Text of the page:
Louis Raymond experiments in his own gardens like

a mad scientist, searching out plants that most people have

never seen before & figuring out how to make them perform.- The Boston Globe

…Louis Raymond ensures that trees can grow in Brooklyn…

or just about any other place where concrete consumes

the dirt and skyscrapers shield the sunshine.- USA Today


NEW Trips to Take!

Myrtle's easy when the conditions are right.


NEW Plants to Try!

Louis tries to capture the exact words to describe the fleeting but deep pleasures to be found in these Summer-into-Autumn incredibles.


New Gardening to Do!

Allergic to bees? You can still have an exciting garden, full of flowers and color and wildlife.


Plant Profiles

Snow Flurry, the aster that's a groundcover



'Snow Flurry' is the easiest aster ever:  No pinching, staking, or dividing.  Weedproof, too. 


The leaves are so tiny the plant has a heath-and-heather look—until quarter-inch white daisies start appearing in mid-September.




My smallest daisy ever:  a dollhouse bouquet isn't even as broad as my finger. 




Tiny also means tough:  'Snow Flurry' is the aster for dry soil, relentless sun, and hot paving.  Even if you have to create those conditions in your garden by doing what I did, making a trough, 'Snow Flurry' is worth it.  So worth it.



Here's how to grow this easy sun-loving perennial:


Latin Name

Symphyotrichum (Aster) ericoides 'Snow Flurry'

Common Name

'Snow Flurry' heath aster


Asteraceae, the Aster family.

What kind of plant is it?

Deciduous prostrate perennial.


Zones 5 - 8, but also listed as Zone 4 - 9 and 4 - 7.  


Prostrate unless it can prop itself up on a neighbor; cascading when given the opportunity.  It layers as it goes.

Rate of Growth


Size in ten years

A widely-rooted clump four feet across or more, but only six inches high unless it's found a leg up in a convenient neighboring plant.


Dense enough to work as groundcover, but with leaves so tiny that the look is fluffy or even mossy.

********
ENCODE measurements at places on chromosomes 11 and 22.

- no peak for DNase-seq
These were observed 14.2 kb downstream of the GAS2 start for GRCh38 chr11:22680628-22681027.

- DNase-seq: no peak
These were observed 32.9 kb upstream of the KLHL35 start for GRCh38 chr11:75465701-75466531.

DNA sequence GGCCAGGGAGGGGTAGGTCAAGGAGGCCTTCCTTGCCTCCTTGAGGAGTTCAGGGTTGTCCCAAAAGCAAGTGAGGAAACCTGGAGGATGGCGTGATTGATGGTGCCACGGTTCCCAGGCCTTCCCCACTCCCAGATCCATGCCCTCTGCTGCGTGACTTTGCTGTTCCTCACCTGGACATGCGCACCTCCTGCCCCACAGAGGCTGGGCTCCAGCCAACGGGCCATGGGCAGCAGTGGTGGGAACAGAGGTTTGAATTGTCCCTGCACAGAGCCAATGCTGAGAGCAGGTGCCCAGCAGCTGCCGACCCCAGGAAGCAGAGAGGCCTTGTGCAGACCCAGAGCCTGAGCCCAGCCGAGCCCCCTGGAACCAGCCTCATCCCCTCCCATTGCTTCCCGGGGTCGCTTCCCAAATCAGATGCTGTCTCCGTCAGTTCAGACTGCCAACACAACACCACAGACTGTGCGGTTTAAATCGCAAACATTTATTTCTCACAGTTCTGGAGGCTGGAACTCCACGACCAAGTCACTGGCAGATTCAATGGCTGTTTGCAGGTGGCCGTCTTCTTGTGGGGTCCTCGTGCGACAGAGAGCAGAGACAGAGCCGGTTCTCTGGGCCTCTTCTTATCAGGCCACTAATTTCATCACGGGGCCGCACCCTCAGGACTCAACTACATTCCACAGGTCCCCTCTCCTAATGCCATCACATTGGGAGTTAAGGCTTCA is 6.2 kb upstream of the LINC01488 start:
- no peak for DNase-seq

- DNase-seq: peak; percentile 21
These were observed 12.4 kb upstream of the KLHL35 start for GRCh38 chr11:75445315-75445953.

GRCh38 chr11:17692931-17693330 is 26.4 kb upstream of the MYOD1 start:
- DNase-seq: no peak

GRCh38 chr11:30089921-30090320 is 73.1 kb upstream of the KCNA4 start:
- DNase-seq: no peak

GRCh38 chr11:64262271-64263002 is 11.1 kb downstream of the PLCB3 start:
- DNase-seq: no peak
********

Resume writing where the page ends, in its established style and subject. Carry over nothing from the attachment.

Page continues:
Grown for

its habit: Typical asters are upright—too upright, in fact:  Most of them benefit from pinching as well as staking to stay acceptably full and upright.  It's a relief to have an aster that, all by itself, is at once totally prostrate but still as full and fluffy—just at a very low altitude—as the best-kempt of the upright asters.


its flowers: The smallest of the aster flowers, 'Snow Flurry' blooms are often just a quarter inch across, a half inch at the outside, in dense clusters that sit atop the foliage like clumps of snow flakes.


its toughness: 'Snow Flurry' is very drought-tolerant, thriving in well-drained and even xeric conditions. 


its season-long appeal: The tiny needle-like foliage on outward creeping stems starts off in good shape and stays that way the whole season.  In September, the first flowers appear, peaking in October.  Unlike typical upright and mounding asters, 'Snow Flurry' is also appealing in foliage and form not just in flower.

Flowering season

'Snow Flurry' flowers in September and October.


Full sun and good-to-excellent drainage.  'Snow Flurry' thrives when planted on rocky slopes or at the front of a bed that is bordered by paving or a stone wall that it can sprawl out upon.  

'Snow Flurry' is vigorous when happy, and would overwhelm any smaller neighbors.  On the other hand, it's terrific when it can explore around and through taller ones.  Partner 'Snow Flurry' with upright sun-lovers that would look good with 'Snow Flurry' afluff all around their ankles: Upright purple-leaved sedums such as 'Matrona', say, or any of the sword-leaf xerics like yucca or phormium.    

How to handle it

Plant only in full sun and where it has good drainage.  This is not the plant for heavy soil or poor drainage. 


After growth resumes in Spring, cut the stems back to where green leaves have started.  Let sprawl at will the rest of the season.  Leave the leafless stems in place for the Winter.   


'Snow Flurry' stems layer as they grow.  In Spring, you can separate rooted sections and transplant them far and wide.


None that I can think of.


Asters are such a huge family there are bound to be several for almost any garden.  The pink and purple varieties that look like typical Fall mums are, to me, the least interesting, but they are unbeatable for jolts of hot color as the season is cooling off. 


Here are three at the top of my list: A. tataricus is a huge-leaved monster to six feet tall, with flowers in lilac-blue.  'Chilly Wind' can soar to six feet as well, with white flowers in August and September.  'Ezo Murasaki' is mounding to two feet, with blue flowers.  In Zone 7 and up, Aster carolinianus is a modestly-climbing pink-flowered vine.  I've proved several times, alas, that it's yet not hardy in my own garden.  I'll try yet again, with a particularly well-drained spot in the Pink Borders, and I'll mulch it extravagantly, too.  



On-line and at retailers.


By division in Spring.

Native habitat

Aster ericoides is native to the American Midwest.

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